Last weekend, there was an event I attended to meet with some ASL students from a local community college. It was an event that the ASL students had to complete as a credit for their classes and they requested me to host the event with them. I was asked to give some ideas for the event and choose a place for it. I thought it would be great for deaf people and ASL people to get together for a ASL student to experience the challenges as a deaf person. We met up at a shopping mall for them to explore on how a deaf person communicates with store clerks and how they are treated in the public. I asked the ASL students to act as if they were deaf so that they could experience the challenges as a deaf person. We went to a tea shop called Teavana.
We looked around at their products, I made everyone aware to turn off their voices and not to speak at all. One of the salesperson came up to us, she began to speak and I acknowledged that we were deaf. She just kept on speaking and I hoped for the others to acknowledge her again. I knew they didn't realize how to really react as a deaf person in reality. I don't intentionally expect them to grasp the idea of it. It was a fun lesson for them to learn our way of life as a deaf person. It was very interesting to be able to show how I manage or deal with communications with the hearing people and my surroundings. On the other turn, I don't think I could imagine what it is like as a hearing person. I do wonder and I won't possibly be able to experience it myself as I am not able to speak. I can say I do have some ideas but I wonder everyday what it is like as a hearing person and what hearing people face everyday that we don't?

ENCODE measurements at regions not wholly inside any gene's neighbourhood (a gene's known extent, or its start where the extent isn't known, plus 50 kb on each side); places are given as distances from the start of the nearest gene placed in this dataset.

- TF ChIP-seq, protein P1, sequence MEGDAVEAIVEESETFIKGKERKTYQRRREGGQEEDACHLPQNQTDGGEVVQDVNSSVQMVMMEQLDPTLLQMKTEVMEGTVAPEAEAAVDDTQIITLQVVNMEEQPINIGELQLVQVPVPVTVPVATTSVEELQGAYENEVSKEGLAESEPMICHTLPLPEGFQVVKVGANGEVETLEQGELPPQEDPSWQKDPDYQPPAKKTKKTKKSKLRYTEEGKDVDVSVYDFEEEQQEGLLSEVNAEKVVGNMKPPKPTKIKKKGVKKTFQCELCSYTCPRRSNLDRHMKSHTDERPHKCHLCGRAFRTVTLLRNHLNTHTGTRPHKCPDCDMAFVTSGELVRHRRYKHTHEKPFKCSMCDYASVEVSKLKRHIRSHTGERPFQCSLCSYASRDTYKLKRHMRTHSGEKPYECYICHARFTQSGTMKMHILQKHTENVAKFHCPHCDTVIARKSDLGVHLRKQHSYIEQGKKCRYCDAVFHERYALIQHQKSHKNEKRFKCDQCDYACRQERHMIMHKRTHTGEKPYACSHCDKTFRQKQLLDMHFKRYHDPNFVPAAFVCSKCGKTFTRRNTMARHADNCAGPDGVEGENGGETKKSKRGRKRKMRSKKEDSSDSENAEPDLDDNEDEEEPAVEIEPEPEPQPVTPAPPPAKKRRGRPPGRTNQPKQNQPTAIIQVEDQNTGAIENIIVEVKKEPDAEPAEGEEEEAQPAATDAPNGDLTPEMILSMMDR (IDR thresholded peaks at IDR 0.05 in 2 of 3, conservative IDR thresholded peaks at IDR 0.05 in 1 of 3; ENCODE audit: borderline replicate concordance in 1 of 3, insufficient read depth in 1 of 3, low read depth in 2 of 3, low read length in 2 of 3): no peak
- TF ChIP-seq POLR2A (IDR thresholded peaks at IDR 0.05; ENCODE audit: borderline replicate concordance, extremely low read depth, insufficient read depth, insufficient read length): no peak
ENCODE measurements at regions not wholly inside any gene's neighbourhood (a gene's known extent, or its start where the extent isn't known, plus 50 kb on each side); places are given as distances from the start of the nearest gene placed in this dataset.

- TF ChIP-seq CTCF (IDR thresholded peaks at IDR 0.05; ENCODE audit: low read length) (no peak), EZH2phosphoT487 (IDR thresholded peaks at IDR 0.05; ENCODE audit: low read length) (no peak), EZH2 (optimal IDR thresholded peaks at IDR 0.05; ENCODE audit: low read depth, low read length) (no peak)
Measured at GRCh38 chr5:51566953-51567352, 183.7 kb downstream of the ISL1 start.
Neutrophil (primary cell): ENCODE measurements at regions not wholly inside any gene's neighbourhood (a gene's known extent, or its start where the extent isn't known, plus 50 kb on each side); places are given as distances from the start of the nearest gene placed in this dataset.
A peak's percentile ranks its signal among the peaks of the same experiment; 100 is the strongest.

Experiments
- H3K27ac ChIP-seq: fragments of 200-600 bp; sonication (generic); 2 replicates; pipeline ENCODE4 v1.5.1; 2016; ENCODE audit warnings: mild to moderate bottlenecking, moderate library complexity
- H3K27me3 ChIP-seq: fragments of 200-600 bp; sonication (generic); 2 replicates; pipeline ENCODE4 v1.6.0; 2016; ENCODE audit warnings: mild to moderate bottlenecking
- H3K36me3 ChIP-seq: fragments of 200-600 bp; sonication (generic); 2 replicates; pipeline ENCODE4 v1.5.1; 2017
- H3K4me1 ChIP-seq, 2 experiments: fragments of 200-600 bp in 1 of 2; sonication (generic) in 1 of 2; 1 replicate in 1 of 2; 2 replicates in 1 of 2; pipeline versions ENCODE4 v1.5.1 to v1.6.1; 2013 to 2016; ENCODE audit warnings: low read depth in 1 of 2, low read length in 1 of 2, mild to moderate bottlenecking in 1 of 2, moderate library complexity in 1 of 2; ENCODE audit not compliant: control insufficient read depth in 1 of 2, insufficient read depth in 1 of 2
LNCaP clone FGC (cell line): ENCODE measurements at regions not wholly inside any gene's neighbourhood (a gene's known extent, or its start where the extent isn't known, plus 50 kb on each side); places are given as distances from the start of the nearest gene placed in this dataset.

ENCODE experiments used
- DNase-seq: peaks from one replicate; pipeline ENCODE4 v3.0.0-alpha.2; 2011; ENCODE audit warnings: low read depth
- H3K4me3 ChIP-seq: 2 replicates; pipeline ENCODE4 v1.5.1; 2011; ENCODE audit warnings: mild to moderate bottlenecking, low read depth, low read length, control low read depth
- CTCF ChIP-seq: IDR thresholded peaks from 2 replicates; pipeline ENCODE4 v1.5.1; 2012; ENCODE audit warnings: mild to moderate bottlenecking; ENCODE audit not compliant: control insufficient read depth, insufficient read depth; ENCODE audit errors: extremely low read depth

From Tracy Todd :)
"A Day In The Life" was a good experience for me. It taught me how to work equally with other people and that there are things that I can't control--this is a constant lesson I have to learn. It also showed me what it is like to be Deaf and have people be completely at a loss as to how to communicate or act around me.
It takes boldness and confidence in yourself to step up and say that you have a different way of communicating that the other person has to adapt to--this takes a strong personality and, for me, would possibly take many frustrating encounters to do. I am grateful for this experience, the things I've been able to learn, and the friendships and comradery that were formed. :)
Life of a Deaf Socialite
Hi, My name is Ann Marie. I was born on May 3, 1975. I was raised in Indiana. I attended Indiana School For The Deaf from 1979 to 1989. I have grown